I am often intrigued when people make radical, bold statements and argue strongly for them.
Steve Timmis did this yesterday and I am still pondering his thoughts.
He stated ‘there is absolutely no biblical warrant for, nor actual need for larger church gatherings. In fact these are detrimental to the processes of discipleship and mission’. I heard him say this on Tuesday so on Wednesday I asked him the exact same question as I wanted to clarify what I heard him say. I wanted to make sure I didn’t misquote him or mishear him.
Steve argued his case from a biblical point of view, not simply a pragmatic one.
He argued biblically that:
– the temple/house scenario of Acts ceased to exist after the diaspora.
– the church at Corinth etc were very likely smaller household gatherings.
– that the larger ‘church’ is an eschatalogical reality and we can wait for that.
Probably all fair statements.
On a more pragmatic level he suggested that:
– larger gatherings do not engage in discipleship as effectively (this is debatable because I don’t think this is a function of size but of leadership and culture)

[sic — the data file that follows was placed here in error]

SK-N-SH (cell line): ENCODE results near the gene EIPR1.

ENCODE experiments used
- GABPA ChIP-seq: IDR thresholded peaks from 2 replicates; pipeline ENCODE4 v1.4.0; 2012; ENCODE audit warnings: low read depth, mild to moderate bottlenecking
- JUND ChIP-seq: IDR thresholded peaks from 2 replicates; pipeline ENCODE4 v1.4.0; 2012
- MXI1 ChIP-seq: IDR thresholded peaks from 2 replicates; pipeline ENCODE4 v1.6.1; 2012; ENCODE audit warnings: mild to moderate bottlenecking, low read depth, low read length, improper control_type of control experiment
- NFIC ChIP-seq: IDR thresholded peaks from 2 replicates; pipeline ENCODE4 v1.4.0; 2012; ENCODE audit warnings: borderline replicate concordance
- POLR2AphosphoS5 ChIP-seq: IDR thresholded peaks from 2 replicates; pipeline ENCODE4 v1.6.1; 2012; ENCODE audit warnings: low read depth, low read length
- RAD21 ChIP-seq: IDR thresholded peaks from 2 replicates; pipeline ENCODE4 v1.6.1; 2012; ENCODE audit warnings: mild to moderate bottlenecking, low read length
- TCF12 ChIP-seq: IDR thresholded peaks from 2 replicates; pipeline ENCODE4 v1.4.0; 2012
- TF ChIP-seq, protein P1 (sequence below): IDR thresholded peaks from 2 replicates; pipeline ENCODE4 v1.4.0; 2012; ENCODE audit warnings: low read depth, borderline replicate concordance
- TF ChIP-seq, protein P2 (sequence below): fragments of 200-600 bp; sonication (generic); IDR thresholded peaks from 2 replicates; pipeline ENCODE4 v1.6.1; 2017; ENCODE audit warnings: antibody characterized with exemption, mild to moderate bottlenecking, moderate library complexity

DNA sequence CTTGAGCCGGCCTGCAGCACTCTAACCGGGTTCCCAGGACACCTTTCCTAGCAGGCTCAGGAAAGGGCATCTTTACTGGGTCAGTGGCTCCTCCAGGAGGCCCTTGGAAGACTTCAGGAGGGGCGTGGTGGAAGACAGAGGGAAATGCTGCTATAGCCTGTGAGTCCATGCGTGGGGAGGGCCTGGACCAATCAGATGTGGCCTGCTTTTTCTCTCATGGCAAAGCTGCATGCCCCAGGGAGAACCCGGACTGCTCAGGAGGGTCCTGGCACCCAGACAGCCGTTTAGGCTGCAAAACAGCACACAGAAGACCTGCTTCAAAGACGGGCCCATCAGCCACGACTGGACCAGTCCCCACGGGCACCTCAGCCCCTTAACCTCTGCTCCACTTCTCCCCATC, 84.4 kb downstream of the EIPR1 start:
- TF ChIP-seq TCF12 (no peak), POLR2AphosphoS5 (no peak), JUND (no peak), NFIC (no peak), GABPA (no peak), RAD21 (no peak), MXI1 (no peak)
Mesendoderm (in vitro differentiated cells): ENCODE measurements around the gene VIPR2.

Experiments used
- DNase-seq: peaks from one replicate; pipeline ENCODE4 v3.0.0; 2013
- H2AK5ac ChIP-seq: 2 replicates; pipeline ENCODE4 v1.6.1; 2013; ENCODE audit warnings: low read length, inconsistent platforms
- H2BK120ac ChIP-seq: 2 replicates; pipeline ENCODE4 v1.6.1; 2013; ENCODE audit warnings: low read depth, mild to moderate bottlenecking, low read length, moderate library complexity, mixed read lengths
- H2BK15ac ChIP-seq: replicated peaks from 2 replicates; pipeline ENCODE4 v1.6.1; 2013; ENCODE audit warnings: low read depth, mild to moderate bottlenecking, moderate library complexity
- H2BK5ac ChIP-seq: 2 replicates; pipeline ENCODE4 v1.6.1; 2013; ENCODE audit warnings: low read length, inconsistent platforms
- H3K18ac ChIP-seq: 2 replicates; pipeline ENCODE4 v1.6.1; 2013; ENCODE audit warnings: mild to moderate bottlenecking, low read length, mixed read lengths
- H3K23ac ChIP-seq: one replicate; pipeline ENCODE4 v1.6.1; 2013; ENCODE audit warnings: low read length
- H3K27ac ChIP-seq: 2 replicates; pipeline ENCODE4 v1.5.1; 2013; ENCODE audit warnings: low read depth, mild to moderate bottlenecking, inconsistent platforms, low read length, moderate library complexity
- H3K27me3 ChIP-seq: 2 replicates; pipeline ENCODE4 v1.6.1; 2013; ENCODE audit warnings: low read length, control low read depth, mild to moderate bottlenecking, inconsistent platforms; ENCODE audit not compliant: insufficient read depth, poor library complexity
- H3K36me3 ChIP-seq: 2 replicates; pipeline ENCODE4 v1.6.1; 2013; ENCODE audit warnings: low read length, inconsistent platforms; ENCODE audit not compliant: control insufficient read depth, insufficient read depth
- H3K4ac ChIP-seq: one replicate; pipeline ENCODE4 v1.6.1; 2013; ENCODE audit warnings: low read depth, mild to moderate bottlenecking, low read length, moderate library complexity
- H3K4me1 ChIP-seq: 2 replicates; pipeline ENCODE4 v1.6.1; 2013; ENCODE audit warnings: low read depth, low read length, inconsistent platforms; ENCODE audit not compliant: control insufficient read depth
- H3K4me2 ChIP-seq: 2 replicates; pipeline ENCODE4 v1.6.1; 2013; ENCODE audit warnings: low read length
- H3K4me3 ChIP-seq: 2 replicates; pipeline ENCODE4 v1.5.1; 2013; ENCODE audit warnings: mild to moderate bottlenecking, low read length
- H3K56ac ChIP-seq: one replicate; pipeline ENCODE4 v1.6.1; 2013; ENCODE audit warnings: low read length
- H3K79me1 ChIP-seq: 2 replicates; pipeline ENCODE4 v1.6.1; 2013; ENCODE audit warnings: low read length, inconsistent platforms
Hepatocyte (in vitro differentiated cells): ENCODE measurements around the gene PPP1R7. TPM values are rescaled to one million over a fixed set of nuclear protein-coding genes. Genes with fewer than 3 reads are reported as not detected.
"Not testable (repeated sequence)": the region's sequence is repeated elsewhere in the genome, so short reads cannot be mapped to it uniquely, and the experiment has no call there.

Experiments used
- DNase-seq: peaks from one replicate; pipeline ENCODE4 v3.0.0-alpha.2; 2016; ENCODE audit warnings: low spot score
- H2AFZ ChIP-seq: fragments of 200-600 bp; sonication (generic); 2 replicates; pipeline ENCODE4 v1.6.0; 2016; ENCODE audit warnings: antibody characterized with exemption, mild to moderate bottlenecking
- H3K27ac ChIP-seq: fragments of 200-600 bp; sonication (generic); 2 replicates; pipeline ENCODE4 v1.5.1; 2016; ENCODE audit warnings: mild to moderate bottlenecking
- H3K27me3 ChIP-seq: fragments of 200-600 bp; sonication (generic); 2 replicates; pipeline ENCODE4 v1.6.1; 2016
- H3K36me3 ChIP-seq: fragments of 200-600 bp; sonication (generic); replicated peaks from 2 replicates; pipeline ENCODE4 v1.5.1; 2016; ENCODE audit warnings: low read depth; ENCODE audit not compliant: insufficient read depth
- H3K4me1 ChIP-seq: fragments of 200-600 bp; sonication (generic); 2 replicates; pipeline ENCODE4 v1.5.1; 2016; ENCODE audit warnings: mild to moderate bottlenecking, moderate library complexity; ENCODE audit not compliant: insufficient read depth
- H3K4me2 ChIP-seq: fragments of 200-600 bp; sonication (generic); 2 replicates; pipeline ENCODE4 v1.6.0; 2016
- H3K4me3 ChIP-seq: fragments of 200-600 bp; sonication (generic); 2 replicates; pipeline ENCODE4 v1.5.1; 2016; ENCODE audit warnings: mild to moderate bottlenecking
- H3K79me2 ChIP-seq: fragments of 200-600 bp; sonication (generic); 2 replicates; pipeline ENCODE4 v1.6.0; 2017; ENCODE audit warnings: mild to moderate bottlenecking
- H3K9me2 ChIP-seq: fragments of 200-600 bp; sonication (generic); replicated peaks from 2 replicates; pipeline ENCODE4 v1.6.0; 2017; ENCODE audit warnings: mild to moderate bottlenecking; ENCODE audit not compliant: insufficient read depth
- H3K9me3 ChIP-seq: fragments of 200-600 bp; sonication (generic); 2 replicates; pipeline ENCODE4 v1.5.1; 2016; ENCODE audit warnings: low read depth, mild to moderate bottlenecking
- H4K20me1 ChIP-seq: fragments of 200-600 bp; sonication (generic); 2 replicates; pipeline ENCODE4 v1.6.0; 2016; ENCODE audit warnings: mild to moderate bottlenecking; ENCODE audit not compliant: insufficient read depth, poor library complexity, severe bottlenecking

– large church is resource intensive and costly. (no issue here – it is heavy on both people and financial resources)
– there is nothing that happens in ‘large church’ that cannot be done in small church. (ummm… I dunno…)
– that the vibe of a larger gathering can be obtained at a football match and is not necessarily related to the presence of God. (yep)
Hmmm… on a pragmatic level I am probably still unconvinced.
Although there is much that we would agree on, Steve actually comes from a somewhat different paradigm to those of us who are in the Forge network. He is much more focused on church enabling mission than mission leading to church. You can read his philosophy here download romeo is bleeding .
He is also a self confessed ‘calvinist’ and deeply committed to reformed theology. (which is interesting because most of the fruit – loop blogs (I refuse to link to them) who criticise and malign any alternative expression of church are of similar theological bent.
It is always refreshing to meet people who are well earthed theologically, but prepared to be radical in practice. There is so little in the way of fresh imagination when it comes to thinking thru how we operate as church, and way too much mindless imitation. Steve has chosen a different path, not because it is funky and new but because he believes it has currency theologically and practically.
His question still challenges me.
Is there anything that can be achieved in a large church gathering that cannot be accomplished in a smaller one and is the smaller group more likely to result in authentic discipleship.
Don’t let your biases (or your pay-check) rule your response!!